The FDA also notes that the RF cell phones emit while in use are in the microwave frequency range, while emitting RF at “substantially reduced time intervals when in stand-by mode.” These low levels cause no known adverse health effects.

WHO Pronounces Cell Phones as Possibly Carcinogenic
Concerns about a possible connection between cell phone radiation and cancer resurfaced in 2011 when the World Health Organization (WHO) announced that cell phones were “possible carcinogens.” The statement actually came from the International Agency for Research on Cancer IARC), which brought together 31 international experts in Lyon, France, to sort through data on cell phone safety.

These individuals analyzed existing studies, including two that had not yet been published at the time, and concluded that there could be a possible connection between cell phones and two types of brain tumors—glioma, a type of brain cancer, and acoustic neuroma, a noncancerous tumor of the nerve that runs form the ear to the brain. They said there’s not enough evidence to link cell phones to any other type of cancer, and acknowledged that the evidence for classifying cell phones as possible causes of brain tumors is “limited.”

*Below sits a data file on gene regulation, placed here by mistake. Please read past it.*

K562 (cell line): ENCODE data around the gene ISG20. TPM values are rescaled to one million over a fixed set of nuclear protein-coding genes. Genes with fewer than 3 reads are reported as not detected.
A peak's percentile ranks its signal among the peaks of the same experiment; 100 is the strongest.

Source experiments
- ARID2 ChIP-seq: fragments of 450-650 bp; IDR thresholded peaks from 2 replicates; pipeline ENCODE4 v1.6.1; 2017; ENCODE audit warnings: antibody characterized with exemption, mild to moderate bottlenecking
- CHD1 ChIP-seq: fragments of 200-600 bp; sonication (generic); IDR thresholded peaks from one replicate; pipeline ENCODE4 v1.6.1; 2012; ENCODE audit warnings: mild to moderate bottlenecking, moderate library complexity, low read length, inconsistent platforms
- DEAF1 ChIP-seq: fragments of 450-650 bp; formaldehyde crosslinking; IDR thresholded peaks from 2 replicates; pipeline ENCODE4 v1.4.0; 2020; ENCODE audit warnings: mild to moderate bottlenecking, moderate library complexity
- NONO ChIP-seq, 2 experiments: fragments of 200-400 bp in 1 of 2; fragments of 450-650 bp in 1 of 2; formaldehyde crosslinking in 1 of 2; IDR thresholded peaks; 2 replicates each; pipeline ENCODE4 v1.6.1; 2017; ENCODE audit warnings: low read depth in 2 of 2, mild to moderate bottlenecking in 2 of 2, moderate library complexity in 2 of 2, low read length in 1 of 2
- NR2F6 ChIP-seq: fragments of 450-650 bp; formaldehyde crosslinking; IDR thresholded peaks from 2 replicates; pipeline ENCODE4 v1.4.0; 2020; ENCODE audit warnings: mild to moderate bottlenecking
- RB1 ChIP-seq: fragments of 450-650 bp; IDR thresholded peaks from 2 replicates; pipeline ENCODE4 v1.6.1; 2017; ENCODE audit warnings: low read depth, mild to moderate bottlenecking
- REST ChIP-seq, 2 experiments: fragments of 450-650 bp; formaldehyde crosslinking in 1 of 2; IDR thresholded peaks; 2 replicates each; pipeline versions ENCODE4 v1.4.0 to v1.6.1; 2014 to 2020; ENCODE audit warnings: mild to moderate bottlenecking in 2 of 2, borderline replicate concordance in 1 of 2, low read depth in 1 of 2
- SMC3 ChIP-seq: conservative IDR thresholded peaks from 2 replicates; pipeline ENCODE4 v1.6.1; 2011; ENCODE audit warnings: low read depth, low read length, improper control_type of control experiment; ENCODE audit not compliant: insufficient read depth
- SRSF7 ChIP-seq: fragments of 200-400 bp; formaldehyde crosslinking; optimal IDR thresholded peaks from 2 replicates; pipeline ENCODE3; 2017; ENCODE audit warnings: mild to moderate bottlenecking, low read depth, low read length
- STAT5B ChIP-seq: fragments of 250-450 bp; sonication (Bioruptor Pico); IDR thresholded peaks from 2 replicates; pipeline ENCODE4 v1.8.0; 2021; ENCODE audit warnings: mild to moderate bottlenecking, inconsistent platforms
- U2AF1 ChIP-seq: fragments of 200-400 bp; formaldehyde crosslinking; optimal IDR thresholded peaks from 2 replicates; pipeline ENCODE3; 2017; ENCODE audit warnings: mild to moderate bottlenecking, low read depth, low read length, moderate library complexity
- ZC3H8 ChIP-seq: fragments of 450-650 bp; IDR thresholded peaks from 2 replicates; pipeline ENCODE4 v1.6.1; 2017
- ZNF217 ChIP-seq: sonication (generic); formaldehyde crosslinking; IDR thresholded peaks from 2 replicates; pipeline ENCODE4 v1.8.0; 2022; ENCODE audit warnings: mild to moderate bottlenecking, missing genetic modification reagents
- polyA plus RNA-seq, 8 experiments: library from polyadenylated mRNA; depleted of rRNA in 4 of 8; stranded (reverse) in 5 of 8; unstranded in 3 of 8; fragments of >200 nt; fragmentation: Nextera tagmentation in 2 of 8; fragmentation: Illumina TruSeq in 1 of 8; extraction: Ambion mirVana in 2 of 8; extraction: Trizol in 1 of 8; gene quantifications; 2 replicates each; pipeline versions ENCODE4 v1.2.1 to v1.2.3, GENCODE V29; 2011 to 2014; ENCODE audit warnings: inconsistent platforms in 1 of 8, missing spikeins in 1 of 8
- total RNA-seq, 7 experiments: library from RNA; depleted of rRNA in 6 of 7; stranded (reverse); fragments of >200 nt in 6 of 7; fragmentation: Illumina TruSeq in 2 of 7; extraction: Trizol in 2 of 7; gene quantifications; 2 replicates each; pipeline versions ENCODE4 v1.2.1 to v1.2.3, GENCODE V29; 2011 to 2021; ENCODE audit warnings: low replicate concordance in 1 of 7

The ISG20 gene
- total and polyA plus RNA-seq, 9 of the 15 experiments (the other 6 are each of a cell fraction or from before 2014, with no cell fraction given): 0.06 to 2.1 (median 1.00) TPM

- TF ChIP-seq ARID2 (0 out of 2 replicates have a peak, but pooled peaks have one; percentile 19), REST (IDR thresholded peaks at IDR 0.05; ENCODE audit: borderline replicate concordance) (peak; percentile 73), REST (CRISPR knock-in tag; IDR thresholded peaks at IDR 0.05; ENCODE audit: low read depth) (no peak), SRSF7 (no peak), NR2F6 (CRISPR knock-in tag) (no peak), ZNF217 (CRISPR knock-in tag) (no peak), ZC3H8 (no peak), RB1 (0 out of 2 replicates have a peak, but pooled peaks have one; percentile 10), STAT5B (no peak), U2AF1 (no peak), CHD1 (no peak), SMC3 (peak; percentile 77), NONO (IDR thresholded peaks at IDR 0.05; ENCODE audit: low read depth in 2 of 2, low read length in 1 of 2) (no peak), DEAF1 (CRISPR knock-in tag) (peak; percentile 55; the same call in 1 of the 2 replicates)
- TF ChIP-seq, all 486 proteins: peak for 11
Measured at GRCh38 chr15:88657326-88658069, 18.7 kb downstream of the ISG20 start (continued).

Both of these tumors are rare, but considering millions of people use cell phones, even a rare risk deserves further investigation.

Controversy Surrounding the 13-Country Study
The conclusion of the IARC may have been based partly on a 13-country study published in 2010 in The International Journal of Epidemiology. This study concluded that overall, there was no link between cell phone use and brain tumors, but that study participants with the highest level of cell phone use had a 40 percent higher risk for a type of brain tumor called a “glioma,” which is a malignant tumor of the glial tissue of the nervous system. The authors of the study discounted this risk in the end, however, because of potential biases and errors.